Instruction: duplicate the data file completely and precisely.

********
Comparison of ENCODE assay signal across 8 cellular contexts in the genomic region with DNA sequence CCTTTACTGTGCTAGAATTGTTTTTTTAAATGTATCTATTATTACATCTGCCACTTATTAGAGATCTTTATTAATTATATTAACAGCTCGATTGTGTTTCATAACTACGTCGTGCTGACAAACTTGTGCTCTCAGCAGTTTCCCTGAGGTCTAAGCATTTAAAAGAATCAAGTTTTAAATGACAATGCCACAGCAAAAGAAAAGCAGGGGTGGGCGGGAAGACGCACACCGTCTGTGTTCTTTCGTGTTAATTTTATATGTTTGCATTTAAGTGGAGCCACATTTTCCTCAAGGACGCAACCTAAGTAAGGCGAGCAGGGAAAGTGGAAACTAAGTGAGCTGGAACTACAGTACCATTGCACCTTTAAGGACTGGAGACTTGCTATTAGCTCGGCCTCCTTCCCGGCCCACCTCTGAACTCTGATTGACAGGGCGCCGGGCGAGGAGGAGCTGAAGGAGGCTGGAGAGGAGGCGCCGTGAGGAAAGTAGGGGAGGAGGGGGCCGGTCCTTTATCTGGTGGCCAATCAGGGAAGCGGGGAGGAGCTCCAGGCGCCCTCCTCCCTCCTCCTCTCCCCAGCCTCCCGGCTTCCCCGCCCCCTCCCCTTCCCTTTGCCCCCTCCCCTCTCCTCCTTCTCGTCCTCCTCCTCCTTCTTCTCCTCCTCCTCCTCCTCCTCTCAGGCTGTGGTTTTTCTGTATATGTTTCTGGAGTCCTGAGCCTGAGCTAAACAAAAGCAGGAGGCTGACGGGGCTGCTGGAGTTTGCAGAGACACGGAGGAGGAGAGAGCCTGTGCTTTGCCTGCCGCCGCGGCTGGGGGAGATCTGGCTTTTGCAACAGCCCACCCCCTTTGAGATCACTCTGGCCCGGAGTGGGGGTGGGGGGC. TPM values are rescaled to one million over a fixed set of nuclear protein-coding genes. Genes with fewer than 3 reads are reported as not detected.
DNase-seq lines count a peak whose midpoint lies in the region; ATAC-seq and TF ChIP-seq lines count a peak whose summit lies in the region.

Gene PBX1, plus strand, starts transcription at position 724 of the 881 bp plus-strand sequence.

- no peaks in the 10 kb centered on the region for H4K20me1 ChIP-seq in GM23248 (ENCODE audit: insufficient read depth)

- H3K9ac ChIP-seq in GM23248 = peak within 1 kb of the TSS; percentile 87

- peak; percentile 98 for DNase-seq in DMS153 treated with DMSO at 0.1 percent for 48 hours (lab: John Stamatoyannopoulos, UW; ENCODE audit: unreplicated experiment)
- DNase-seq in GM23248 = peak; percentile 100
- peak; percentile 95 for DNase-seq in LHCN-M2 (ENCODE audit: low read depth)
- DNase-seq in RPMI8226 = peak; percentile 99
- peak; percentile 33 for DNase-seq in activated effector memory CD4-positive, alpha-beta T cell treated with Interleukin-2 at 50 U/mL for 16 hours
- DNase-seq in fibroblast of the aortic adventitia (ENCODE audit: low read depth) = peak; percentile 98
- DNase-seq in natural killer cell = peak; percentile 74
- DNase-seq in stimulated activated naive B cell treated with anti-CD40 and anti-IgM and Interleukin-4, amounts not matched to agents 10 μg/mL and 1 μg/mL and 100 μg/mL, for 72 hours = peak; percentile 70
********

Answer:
Comparison of ENCODE assay signal across 8 cellular contexts in the genomic region with DNA sequence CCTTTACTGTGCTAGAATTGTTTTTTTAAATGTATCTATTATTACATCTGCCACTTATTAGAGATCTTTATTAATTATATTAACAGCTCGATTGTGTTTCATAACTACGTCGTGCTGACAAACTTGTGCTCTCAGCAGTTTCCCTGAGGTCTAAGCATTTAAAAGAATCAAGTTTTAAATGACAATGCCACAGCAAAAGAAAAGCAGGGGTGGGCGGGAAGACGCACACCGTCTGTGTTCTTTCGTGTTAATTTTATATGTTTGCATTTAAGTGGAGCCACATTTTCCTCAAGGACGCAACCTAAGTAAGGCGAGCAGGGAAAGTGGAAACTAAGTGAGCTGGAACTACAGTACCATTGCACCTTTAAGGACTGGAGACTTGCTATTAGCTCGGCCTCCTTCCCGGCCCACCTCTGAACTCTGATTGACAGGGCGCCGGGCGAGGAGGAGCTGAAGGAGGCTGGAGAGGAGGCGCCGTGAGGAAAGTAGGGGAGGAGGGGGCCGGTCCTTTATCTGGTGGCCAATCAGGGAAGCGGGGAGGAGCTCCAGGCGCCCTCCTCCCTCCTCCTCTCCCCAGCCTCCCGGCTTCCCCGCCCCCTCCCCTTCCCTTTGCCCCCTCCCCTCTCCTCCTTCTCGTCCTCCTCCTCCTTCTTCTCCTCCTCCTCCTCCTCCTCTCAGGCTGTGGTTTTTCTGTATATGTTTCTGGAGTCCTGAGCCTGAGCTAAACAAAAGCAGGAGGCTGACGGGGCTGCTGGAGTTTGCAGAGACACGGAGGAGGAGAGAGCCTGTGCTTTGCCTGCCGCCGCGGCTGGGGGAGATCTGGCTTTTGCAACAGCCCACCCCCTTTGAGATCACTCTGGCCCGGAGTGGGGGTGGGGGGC. TPM values are rescaled to one million over a fixed set of nuclear protein-coding genes. Genes with fewer than 3 reads are reported as not detected.
DNase-seq lines count a peak whose midpoint lies in the region; ATAC-seq and TF ChIP-seq lines count a peak whose summit lies in the region.

Gene PBX1, plus strand, starts transcription at position 724 of the 881 bp plus-strand sequence.

- no peaks in the 10 kb centered on the region for H4K20me1 ChIP-seq in GM23248 (ENCODE audit: insufficient read depth)

- H3K9ac ChIP-seq in GM23248 = peak within 1 kb of the TSS; percentile 87

- peak; percentile 98 for DNase-seq in DMS153 treated with DMSO at 0.1 percent for 48 hours (lab: John Stamatoyannopoulos, UW; ENCODE audit: unreplicated experiment)
- DNase-seq in GM23248 = peak; percentile 100
- peak; percentile 95 for DNase-seq in LHCN-M2 (ENCODE audit: low read depth)
- DNase-seq in RPMI8226 = peak; percentile 99
- peak; percentile 33 for DNase-seq in activated effector memory CD4-positive, alpha-beta T cell treated with Interleukin-2 at 50 U/mL for 16 hours
- DNase-seq in fibroblast of the aortic adventitia (ENCODE audit: low read depth) = peak; percentile 98
- DNase-seq in natural killer cell = peak; percentile 74
- DNase-seq in stimulated activated naive B cell treated with anti-CD40 and anti-IgM and Interleukin-4, amounts not matched to agents 10 μg/mL and 1 μg/mL and 100 μg/mL, for 72 hours = peak; percentile 70